7.11 binary tree data structure (3.2.03)

7.11.1 Bruno Guerrieri

I am trying to use Maple to set up binary trees and work with them. Is there a person in the community who has already written the standard procedures for insertion, deletion of nodes etc.. and would not mind sharing?

In addition, although I do not want to go the route of C, C++, etc, the concept of pointer is especially useful when dealing with trees. Since speed is not paramount to what I am doing, is there a "construct", (be it artificial and to be refined in future versions), a definition-like "thing" that someone could set up at the beginning of the worksheet that would allow one to almost translate word for word certain C procedures such as node deletion in a tree, exploiting the recursive nature of the situation.

The construct would, of course, be the equivalent of the pointer concept p->left or p->right as one can see in the following example:

Here is an example of a C procedure

void printtree(node *p) 
{ if (p !=3D NULL) 
    { printtree(p->left);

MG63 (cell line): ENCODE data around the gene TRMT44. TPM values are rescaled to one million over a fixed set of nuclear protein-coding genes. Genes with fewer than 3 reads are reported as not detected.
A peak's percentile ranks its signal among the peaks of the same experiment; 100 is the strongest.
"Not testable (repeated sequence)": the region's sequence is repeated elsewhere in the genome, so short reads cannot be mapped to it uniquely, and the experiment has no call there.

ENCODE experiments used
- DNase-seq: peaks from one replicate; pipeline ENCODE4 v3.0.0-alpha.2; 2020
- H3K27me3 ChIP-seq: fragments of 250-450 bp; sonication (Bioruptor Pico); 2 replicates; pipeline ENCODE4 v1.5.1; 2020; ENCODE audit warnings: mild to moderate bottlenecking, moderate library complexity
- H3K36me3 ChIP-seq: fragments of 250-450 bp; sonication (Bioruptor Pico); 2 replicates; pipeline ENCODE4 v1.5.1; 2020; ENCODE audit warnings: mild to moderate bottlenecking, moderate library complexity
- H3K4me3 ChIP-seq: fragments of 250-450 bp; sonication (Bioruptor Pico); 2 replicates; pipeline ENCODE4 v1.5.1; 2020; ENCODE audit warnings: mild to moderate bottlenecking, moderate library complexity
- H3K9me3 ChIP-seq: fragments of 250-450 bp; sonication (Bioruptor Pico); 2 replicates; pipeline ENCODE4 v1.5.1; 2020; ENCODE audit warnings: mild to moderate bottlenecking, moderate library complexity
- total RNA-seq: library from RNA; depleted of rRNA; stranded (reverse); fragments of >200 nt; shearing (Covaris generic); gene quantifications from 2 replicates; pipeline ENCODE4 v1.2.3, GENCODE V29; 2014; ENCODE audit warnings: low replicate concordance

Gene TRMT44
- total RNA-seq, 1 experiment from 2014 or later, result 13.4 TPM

printf(........,p->count, p->pword); 

I tried the network package to plot some binary trees and that was like to trying to ride a wild bronco.

7.11.2 Carl Devore (15.2.03)

See ?examples,binarytree

| Since speed is not paramount to what I am doing, ...

Yes, they are called modules (see ?module), and as far as I can tell, there is no performance penalty for using them. The Maple syntax would be p:-left rather than C's p->left.

A skeleton would be

BinaryTree:= proc(...) 
      export left, right, ...; 
      left:= ...; 
      right:= ...; 
   end module 
end proc; 
p:= BinaryTree(...); 

Note that a procedure that returns a module (as above) is far more powerful than just a module.

7.11.3 Dr Francis J. Wright (16.2.03)

You might like to take a look at C:\Program Files\Maple8\ examples\binarytree.mws (although the full pathname of this file may be different on your installation), which illustrates insertion, deletion, etc. There is also a similar implementation of linked lists described in the Maple 8 Advanced Programming Guide. These both use inert functions to represent nodes.

Alternatively, if you represented a node as a module (or record) then you could use the object-oriented syntax node:-left etc, which is as close as I think you will get to C pointer syntax.